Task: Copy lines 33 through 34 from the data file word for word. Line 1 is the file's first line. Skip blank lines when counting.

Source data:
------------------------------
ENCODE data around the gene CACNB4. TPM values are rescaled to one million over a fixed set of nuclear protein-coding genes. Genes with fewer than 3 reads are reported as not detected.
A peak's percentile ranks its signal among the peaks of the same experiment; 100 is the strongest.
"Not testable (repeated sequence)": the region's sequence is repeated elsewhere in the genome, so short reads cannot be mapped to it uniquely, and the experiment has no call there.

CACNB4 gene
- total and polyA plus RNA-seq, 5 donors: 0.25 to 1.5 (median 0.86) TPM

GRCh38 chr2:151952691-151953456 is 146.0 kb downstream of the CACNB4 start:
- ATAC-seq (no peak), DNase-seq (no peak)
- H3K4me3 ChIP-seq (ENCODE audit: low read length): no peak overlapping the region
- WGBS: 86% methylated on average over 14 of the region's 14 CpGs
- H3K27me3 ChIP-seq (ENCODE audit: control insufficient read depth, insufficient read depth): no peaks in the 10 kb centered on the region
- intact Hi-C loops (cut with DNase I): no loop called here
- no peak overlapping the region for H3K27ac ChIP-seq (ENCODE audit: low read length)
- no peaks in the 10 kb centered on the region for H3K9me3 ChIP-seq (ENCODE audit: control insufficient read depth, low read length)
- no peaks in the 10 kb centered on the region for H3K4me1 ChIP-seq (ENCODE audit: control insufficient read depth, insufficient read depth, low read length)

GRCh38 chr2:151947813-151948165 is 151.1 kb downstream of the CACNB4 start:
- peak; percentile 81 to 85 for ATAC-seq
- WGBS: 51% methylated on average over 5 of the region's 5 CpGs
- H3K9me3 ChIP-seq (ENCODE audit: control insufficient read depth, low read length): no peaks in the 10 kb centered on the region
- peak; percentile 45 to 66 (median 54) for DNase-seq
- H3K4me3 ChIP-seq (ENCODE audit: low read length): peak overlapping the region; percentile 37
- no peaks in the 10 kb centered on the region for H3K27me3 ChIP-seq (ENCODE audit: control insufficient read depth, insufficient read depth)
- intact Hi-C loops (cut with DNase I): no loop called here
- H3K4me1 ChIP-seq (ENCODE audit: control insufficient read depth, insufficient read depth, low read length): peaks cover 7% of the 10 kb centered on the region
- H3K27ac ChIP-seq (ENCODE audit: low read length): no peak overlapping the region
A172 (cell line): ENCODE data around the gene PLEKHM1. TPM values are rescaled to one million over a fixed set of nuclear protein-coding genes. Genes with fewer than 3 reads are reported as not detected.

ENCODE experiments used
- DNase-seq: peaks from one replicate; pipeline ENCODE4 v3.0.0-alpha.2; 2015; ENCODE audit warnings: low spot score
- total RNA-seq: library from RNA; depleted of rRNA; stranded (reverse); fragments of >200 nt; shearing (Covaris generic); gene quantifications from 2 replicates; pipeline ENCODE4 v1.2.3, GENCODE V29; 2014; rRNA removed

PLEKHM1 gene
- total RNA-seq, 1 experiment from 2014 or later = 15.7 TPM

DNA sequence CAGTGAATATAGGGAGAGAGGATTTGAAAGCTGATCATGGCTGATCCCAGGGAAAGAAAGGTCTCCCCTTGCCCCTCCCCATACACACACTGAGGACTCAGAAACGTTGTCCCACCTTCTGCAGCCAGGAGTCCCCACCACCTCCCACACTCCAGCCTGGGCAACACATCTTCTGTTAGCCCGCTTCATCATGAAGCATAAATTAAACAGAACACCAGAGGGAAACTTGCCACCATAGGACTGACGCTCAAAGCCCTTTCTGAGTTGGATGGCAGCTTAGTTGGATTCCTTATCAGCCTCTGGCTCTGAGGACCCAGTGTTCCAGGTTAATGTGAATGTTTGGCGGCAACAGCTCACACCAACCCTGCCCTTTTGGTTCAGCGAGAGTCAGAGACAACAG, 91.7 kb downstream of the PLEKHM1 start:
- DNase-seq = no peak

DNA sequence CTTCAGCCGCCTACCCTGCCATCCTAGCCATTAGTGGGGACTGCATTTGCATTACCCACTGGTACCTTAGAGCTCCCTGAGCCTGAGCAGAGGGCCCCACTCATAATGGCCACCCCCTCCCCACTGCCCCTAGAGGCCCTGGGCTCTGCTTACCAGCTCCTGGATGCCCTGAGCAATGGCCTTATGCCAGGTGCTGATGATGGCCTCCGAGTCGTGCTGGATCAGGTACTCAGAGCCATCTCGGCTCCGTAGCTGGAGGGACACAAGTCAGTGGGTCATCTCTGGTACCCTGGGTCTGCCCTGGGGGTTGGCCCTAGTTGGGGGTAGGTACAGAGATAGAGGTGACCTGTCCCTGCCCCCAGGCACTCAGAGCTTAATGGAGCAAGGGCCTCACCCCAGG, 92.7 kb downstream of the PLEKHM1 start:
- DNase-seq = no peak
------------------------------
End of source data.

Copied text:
DNA sequence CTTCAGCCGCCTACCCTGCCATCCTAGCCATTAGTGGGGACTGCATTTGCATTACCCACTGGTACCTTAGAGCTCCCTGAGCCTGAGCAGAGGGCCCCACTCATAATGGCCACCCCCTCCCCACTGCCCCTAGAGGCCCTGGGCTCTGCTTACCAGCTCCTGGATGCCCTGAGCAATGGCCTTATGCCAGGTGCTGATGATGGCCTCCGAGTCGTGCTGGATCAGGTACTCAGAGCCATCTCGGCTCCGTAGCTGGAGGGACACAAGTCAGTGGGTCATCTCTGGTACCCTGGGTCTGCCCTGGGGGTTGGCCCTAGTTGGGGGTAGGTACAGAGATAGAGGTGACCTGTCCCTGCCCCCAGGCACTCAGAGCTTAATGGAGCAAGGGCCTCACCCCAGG, 92.7 kb downstream of the PLEKHM1 start:
- DNase-seq = no peak